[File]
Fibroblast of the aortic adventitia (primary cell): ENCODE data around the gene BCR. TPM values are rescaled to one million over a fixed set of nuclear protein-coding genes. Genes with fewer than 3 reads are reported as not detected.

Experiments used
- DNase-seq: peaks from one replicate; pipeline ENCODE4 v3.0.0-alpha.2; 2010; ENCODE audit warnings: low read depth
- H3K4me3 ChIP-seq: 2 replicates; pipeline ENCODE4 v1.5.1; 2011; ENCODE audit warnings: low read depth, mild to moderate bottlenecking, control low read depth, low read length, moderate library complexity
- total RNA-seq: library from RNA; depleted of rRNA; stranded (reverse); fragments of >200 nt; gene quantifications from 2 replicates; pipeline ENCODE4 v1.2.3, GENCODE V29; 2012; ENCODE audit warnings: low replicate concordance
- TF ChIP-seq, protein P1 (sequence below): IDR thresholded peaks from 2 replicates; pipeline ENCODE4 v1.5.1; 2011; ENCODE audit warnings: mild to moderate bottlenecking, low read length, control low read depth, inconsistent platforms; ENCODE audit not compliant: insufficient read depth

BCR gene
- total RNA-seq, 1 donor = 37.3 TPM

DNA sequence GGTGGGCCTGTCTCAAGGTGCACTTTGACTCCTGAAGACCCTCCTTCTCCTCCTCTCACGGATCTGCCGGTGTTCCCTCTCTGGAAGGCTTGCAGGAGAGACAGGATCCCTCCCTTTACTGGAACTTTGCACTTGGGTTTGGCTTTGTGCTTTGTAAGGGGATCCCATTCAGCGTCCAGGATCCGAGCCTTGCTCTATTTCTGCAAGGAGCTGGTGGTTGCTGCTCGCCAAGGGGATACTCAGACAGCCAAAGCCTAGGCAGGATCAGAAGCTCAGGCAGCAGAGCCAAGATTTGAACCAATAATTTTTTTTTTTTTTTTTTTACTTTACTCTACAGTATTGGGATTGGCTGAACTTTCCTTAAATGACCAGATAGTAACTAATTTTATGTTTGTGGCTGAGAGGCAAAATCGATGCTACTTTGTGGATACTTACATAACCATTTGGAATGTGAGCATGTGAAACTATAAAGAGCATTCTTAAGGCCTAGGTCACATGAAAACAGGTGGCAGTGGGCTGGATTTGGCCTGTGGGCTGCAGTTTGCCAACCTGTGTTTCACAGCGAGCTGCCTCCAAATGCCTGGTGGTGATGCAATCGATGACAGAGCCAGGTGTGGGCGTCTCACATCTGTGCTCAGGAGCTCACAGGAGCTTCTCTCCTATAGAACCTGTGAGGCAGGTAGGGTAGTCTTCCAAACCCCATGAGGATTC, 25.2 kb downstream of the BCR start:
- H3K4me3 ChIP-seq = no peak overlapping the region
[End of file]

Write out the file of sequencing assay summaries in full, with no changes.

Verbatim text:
Fibroblast of the aortic adventitia (primary cell): ENCODE data around the gene BCR. TPM values are rescaled to one million over a fixed set of nuclear protein-coding genes. Genes with fewer than 3 reads are reported as not detected.

Experiments used
- DNase-seq: peaks from one replicate; pipeline ENCODE4 v3.0.0-alpha.2; 2010; ENCODE audit warnings: low read depth
- H3K4me3 ChIP-seq: 2 replicates; pipeline ENCODE4 v1.5.1; 2011; ENCODE audit warnings: low read depth, mild to moderate bottlenecking, control low read depth, low read length, moderate library complexity
- total RNA-seq: library from RNA; depleted of rRNA; stranded (reverse); fragments of >200 nt; gene quantifications from 2 replicates; pipeline ENCODE4 v1.2.3, GENCODE V29; 2012; ENCODE audit warnings: low replicate concordance
- TF ChIP-seq, protein P1 (sequence below): IDR thresholded peaks from 2 replicates; pipeline ENCODE4 v1.5.1; 2011; ENCODE audit warnings: mild to moderate bottlenecking, low read length, control low read depth, inconsistent platforms; ENCODE audit not compliant: insufficient read depth

BCR gene
- total RNA-seq, 1 donor = 37.3 TPM

DNA sequence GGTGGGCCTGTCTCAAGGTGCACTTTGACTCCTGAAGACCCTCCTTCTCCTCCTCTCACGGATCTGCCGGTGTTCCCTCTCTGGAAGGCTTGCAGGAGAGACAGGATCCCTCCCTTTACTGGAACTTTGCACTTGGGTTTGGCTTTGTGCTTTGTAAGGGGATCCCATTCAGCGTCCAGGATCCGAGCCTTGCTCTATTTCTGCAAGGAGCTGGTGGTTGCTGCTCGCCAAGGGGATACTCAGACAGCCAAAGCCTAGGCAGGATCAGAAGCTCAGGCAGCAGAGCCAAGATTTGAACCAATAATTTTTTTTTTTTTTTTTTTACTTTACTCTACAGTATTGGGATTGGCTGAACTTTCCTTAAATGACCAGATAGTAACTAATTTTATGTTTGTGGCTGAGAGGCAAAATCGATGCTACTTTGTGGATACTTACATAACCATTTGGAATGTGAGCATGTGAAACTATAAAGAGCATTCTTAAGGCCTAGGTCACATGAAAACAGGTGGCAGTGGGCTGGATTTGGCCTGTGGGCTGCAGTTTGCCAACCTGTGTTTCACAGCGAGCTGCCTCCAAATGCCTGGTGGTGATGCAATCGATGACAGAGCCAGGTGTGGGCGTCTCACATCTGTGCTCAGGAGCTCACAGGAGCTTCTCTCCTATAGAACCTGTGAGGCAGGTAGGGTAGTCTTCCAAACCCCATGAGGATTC, 25.2 kb downstream of the BCR start:
- H3K4me3 ChIP-seq = no peak overlapping the region